We often hear about the horror of the witchcraft trials, but they were about a power play. The people that were accused, convicted and killed were by and large the people that owned the largest plots of land, had the most successful businesses or made the most noise. I’m proud that my ancestors not only survived..and thrived… but were also the types of people that made noise.

Edward Bishop II (1647 – 1711)
Jonathan Bishop (1686 – 1752)
Gould Bishop (1712 – 1801)
Zadock Bishop (1749 – 1848)
Joseph Bishop (1773 – 1863)
Elizabeth Bishop (1802 – 1853)
Phoebe Foy (1824 – 1902)
Elvira May Smith (1857 – 1927)
Olive May Lougee (1883 – 1956)
Lester Fremont Eldredge (1909 – 1991)
Charles Sherwood Eldridge (1938 – 2013)

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About T.K. Eldridge

Consultant/Writer
This entry was posted in Eldridge/Eldredge/Lougee/etc.. Bookmark the permalink.

13 Responses to 52 Ancestors #8: Edward Bishop II UPDATED

  1. Pingback: 52 Ancestors Challenge: Week 7 Recap | No Story Too Small

  2. Tabitha Bishop says:

    Hello I have been looking into our family history . I am unable to find Edward Bishop parents. It seem to stop at Edward husbon of hanna. Have you found anything ?? Thank you

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  4. Nora says:

    Edward Bishop (born about 1617-1620) did not marry Bridget (nee Playfer) Wasselbe Oliver. This Edward was still married to Hannah in 1692 when they both signed a petition in support of Rebecca Nurse. I have a blog with some articles explaining sources (including deeds and tax lists) and reasons for these conclusions. My blog is bridges2yesteryear.blogspot.com. There are some excellent journal articles and books about these Bishop’s as well, which I mention in my blog. Bridget’s husband was Edward Bishop, sawyer, of the town of Salem. He signed his legal documents with an “X”. Edward Bishop who was married to Hannah lived in Beverly, in the Bass River area, and his legal signature was a mark also, but it was his initials, “EB”.

  5. Michael Heuss says:

    Hi – thanks for this post. Now I’ll have to redo some of my info on Edward and Bridget, but I’d rather have it all correct instead of colorful.
    What brought me here was a look for parentage for Edward and Hannah. Do you have any info that you wouldn’t mind sharing?

    • T.K. Eldridge says:

      This is what I have for Edward’s parents:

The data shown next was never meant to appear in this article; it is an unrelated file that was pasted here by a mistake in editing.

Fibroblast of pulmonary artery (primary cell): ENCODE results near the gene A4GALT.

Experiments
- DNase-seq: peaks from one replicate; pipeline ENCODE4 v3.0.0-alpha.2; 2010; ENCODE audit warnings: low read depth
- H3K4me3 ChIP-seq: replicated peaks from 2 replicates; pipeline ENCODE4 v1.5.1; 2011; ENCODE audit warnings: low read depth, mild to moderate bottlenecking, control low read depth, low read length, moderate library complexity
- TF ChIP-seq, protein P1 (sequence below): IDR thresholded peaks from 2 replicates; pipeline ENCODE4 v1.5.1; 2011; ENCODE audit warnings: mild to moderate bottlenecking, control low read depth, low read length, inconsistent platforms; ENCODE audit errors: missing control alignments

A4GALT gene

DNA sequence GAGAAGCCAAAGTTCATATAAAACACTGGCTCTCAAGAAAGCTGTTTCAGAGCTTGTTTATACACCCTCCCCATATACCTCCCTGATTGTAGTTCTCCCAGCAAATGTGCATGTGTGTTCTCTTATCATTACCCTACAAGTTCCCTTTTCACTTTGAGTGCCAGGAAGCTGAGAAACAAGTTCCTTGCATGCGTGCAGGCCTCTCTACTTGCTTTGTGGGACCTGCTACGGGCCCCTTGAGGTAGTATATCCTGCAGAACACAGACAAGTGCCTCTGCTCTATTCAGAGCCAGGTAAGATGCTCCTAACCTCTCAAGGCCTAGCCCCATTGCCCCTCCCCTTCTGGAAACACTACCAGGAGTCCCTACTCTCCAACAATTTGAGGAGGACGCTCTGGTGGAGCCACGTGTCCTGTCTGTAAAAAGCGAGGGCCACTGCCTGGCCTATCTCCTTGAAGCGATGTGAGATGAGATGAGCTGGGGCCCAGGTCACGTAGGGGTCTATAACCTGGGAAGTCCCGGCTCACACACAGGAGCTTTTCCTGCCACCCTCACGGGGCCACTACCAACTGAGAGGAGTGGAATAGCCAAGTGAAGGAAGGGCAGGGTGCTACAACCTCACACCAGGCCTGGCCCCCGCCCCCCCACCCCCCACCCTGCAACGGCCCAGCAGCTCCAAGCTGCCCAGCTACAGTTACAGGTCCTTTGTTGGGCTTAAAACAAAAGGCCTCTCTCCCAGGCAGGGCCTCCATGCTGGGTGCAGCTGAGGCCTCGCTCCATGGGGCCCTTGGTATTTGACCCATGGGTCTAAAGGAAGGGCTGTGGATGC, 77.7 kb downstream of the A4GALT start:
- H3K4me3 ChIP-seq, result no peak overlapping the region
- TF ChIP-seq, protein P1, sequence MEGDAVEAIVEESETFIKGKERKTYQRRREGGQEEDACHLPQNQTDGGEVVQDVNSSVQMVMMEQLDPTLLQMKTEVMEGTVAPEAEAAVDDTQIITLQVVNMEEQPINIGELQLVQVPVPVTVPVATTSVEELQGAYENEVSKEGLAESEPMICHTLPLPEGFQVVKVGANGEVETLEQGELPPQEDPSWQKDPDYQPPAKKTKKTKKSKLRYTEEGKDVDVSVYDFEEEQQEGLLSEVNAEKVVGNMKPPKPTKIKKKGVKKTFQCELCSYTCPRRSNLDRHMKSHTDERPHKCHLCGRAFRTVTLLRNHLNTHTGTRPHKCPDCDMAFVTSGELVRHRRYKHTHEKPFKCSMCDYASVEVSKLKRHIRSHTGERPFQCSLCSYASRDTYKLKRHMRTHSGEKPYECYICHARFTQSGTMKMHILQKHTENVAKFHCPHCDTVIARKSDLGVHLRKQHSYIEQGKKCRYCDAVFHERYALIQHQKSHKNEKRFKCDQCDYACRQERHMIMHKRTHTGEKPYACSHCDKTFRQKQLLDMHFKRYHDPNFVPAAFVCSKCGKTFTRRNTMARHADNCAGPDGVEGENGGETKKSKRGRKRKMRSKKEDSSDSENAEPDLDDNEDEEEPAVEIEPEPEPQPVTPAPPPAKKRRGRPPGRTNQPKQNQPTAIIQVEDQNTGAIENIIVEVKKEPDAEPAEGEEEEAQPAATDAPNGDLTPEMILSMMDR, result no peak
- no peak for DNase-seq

Edward Bishop b. 1593 Kingston, surrey, England d. 1695 Salem, MA
      Married Avis Abbott on 27 April 1612 in Bridgeport, Dorset, England
      Avis Abbott b. 1590 Bridgeport, Dorset, England d. 4 August 1673 in Bridgeport, Dorset, England There is no record of her ever coming to America.

      Son Richard b. Dec 5, 1612, Essex, England
      son Thomas b. 1618 in Surrey, England
      son Edward b. 1620 in Surrey, England
      son Nathaniel b. 1621 in Surrey, England
      Edward arrived 1639 in Salem, according to the US & Canada passenger & Immigration lists index

      listed as a member of Salem Church in 1645, Occupation: Constable in 1660

      Thomas died on Feb 7, 1670 in Ipswich, MA and Richard died in 1671 in Piscataway, New Jersey, Nathaniel died 10 Jun 1687, Boston, MA.

    • T.K. Eldridge says:

      This is what I have for Hanna’s parents:

      Hanna Moore Bishop’s parents are Thomas Moore and Martha Yonges.

      Thomas was born around 1615 in England, according to the US New England Marriages prior to 1700. Other sources have him born 1616 in Southwold, Suffolk, England to Thomas and Ann Moore

      Thomas arrived in Salem in 1636 according to the US & Canada Passenger & Imm. Lists.

      He married Martha Youngs/Yonges on 31 July 1636 in Massachusetts

      According to the Mass. compiled Census & substitutes index, he was a Freeman on 18 May 1631 in Mass Bay Colony.

      Thomas died 27 June 1691 in Southold, Suffolk, NY

      Martha was born around 1613 in England and arrived in New England in 1635 according to the US & Canada Passenger & Imm. Lists.

      Other sources have her as Martha Sarah Yonges, daughter of Christopher Yonges and Margaret Elwin/Elivin b. 1 July 1613 in Reydon, Southwold, England.

      Martha died 27 June 1671 in Southold, Suffolk, NY – same day as Thomas, according to US Find A Grave, Early New England Records and a Millenium File.

      They are buried in the Old Burying Ground, First Presbyterian church, Southold, NY.

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  7. Bill says:

    I wanted to put in a little friendly skepticism. I believe the evidence against Edward Bishop, Sr. and Edward Bishop, the sawyer may not be as strong as some believe. I think the strongest evidence is the comparison of their marks. Also, other sources also state Edward, Sr. could not be the husband of Bridget, because he and his first spouse Hannah signed a petition in support of Rebecca Nurse in 1692. It is also worth noting that someone signed both Edward and Hannah’s names to the petition. The handwriting for both signatures is virtually identical, but I also noted that Edward did not use his initials as a mark on the petition. To me these two facts provide the best support of the argument that Edward, Sr. was not the husband of Bridget.